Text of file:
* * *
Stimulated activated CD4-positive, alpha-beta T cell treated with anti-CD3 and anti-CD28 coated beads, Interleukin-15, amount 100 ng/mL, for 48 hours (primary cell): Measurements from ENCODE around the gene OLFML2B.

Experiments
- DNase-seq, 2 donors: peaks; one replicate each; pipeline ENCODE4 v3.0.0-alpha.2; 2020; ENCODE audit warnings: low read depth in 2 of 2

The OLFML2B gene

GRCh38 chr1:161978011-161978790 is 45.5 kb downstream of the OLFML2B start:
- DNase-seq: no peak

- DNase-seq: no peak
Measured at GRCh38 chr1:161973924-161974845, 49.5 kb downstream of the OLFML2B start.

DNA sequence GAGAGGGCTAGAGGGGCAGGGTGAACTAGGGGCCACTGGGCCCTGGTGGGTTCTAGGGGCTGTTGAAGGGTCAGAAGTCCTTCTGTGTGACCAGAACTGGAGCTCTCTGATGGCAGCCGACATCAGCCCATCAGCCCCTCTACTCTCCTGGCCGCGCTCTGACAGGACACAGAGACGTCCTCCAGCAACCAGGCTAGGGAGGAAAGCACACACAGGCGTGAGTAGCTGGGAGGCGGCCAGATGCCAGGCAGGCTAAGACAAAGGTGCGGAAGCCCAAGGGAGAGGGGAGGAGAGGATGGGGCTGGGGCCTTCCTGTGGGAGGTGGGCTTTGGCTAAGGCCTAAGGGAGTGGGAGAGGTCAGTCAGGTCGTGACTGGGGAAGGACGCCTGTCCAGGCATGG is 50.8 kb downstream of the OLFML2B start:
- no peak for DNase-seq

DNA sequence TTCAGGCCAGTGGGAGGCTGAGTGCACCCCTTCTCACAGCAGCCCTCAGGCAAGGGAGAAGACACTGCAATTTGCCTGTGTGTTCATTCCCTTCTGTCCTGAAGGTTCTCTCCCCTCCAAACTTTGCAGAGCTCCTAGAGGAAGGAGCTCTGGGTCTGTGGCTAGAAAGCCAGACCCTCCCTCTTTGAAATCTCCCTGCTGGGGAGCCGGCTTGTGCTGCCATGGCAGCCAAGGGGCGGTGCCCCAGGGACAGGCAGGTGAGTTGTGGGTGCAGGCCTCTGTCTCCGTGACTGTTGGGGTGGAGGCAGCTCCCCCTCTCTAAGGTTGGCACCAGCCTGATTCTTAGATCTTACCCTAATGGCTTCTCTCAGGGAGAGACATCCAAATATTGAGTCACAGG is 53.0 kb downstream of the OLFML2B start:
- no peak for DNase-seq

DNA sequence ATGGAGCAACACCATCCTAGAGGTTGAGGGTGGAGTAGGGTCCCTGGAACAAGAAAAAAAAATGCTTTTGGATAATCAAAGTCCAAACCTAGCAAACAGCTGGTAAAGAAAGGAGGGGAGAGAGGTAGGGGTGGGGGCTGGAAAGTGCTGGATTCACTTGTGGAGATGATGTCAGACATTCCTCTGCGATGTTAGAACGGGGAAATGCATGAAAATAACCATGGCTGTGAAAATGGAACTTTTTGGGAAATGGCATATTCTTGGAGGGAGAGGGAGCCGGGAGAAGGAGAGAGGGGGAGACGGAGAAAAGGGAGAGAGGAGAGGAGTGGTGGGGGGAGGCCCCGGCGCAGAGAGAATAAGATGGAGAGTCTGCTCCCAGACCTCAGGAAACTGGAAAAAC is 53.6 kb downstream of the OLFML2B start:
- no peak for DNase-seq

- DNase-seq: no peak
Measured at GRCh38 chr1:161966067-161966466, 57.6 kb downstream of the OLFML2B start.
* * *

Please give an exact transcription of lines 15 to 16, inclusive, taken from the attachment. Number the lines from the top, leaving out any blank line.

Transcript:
- DNase-seq: no peak
Measured at GRCh38 chr1:161966067-161966466, 57.6 kb downstream of the OLFML2B start.